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What do foxes eat? And more facts about foxes

Whether we live in the countryside or a bustling city, most of us have seen a fox during our lifetime. But how much do you know about one of the UKs most iconic animals?

There are around 258,000 adult foxes living in UK. Most of these live in rural areas (including woodland, farmland and wetland habitats), but that doesn’t mean you will see a fox when you next go for a walk through the countryside. Rural foxes are very shy, and unfortunately, have declined by a massive 34% since 1995. You are more likely to see an urban fox trotting down the street or denning under your shed!

What do foxes eat?

Foxes have one of the most diverse diets in the animal world. They are expert hunters, catching rabbits, rodents, birds, frogs and earthworms as well as eating carrion. However, foxes aren’t carnivorous; they are actually omnivores who also dine on berries and fruit. Urban foxes will also scavenge for food in dustbins, and often catch pigeons and rats.

Fox cubs enter the world deaf, blind and dependent on their mother’s milk, much like domestic puppies. The cubs start eating solid food at around four weeks old and are usually completely weaned by the time they are 12 weeks of age.

Fox cubs (Photo: WTML/L Campbell)

What can I feed foxes in my garden?

There is some controversy around feeding the foxes in your garden, but if you feed them in the right way, they can bring a huge amount of joy to your family.

Avoid:

  • Trying to tame, touch or hand-feed foxes, especially in urban areas. As wild animals, they should be respected and deterred from becoming too bold. Many people are scared of urban foxes because they mistake their inquisitive behaviour for aggression.
  • Putting out excessive amounts of food that could encourage foxes to become overconfident.
  • Putting out food they can take away and cache. Offering something they can eat on the spot discourages them from digging up neighbours’ gardens! There is no guarantee they will be as pleased to see them as you.
  • Leaving out uneaten food that could attract unwanted visitors like rats.

The bulk of a fox’s diet is made up of meat protein, so the best things to feed your local foxes are cooked or raw meat, or tinned dog food. They are also fond of peanuts, fruit and cheese.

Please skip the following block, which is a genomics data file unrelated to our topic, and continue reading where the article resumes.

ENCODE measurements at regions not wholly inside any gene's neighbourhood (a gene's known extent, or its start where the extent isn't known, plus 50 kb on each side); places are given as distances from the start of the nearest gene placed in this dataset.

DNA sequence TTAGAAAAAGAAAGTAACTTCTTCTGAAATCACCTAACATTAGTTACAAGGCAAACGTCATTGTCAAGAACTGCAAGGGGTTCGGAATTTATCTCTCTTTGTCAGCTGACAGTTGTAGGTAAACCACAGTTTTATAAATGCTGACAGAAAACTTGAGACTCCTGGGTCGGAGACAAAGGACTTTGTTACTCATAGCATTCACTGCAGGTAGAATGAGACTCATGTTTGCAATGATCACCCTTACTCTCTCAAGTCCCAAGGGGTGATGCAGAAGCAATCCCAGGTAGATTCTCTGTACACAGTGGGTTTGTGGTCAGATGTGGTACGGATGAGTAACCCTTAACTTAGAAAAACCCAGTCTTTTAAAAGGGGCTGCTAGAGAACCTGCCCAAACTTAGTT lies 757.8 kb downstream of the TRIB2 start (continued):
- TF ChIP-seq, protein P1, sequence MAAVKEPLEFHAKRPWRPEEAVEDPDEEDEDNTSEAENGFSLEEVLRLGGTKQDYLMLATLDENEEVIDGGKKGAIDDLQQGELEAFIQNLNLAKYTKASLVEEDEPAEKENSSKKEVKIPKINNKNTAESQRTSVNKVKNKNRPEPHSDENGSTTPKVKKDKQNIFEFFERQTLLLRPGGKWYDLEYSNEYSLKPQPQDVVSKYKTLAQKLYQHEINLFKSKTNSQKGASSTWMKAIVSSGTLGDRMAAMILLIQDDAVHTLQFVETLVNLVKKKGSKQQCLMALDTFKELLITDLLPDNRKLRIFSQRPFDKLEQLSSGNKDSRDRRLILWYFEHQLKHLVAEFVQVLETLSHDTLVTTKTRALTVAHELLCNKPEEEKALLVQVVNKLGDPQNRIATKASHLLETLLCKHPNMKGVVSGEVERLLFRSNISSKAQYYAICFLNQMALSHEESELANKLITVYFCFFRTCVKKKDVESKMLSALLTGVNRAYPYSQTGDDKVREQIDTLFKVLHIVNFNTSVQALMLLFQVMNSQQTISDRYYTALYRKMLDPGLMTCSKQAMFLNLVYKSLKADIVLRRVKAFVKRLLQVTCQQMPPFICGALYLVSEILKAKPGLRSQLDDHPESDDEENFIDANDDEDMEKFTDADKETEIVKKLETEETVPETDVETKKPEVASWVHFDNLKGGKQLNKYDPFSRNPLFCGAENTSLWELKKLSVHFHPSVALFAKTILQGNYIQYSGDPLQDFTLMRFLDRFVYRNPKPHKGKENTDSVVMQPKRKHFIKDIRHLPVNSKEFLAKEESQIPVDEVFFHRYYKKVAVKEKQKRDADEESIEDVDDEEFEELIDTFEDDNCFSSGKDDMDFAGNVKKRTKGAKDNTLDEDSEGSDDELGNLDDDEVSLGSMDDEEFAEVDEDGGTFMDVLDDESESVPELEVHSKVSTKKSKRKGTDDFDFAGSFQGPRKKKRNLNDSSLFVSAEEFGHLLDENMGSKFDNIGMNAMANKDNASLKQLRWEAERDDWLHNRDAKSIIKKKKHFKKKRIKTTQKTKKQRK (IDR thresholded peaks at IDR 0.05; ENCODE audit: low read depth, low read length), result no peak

Foxes can be fed all year round but should follow a set feeding routine. This encourages them to return to your garden at a certain time to wait for their meal. Food is less likely to be left standing, which in turn discourages rats.

Where do foxes live?

Though rural foxes are declining and you are more likely to see a fox in an urban environment, the bulk of the UKs fox population does live in the countryside.

Foxes are fantastic diggers and live underground in excavated burrows called ‘dens’ or ‘earths’. However, foxes are also capable of living above ground, especially if they can find a sheltered spot.

A foxes den (Photo: WTML/L Campbell)

What noise does a fox make?

Foxes can make around 28 different sounds. Despite this, they are a mostly silent animal; calling largely during the winter breeding season. You are most likely to hear one of two distinctive fox noises: the dog fox’s barking call and the vixen’s chilling scream.

A dog fox bark is a loud ‘a-woo!’ that sounds much like a domestic canine. They use this contact call to communicate with friends and rivals, and you can listen to it here.

Vixens, on the other hand, sound more like screaming humans! Their sharp ‘Woooo!’ rises and then tails off across the landscape, telling male foxes they are ready to breed. You can listen to it here.

If you are lucky enough to stumble across a countryside fox family or have foxes denning in your garden, you may hear the cubs making a playful ‘Ack-ack-ack-ack’ noise as they wrestle with each other. You can listen to them here.

What do fox markings and droppings look like?

The best places to find fox paw prints are in the mud or snow, in woodlands, wetlands and the wider countryside. Like dogs, foxes have one central pad surrounded by four toe pads. These impressions can clearly be seen in the ground, complete with claw marks. However, fox paw prints are typically narrower than dog prints. They also have a smaller, almost diamond-shaped central pad, with toe markings that sit higher up.

In some ways, fox paw prints also look similar to cat prints. Since cats can retract their claws, however, you won’t see claw marks in cat prints. You can compare and contrast the three, here.

Fox droppings (or scat) are much easier to tell apart than dog droppings. Fox droppings are typically dark, long and squiggly, and tapered at the ends, whereas dog droppings can be much bigger and messier. Fox droppings also tend to contain leftovers from their meals: undigested animal hair, crushed bones and even fruit pips. They like using them to mark their territory, so you are likely to see them out in the open. Keep your eyes peeled around prominent tufts of grass, stones and logs, and in urban areas, the middle of your lawn!

Are you fascinated by foxes and would like to find out more about them?

Discover more about foxes or help your youngsters become Nature Detectives; keeping your eyes peeled for fascinating wildlife in your garden and out in the woods. 

Want to see which wildlife calls your local wood home?

Visit a wood near you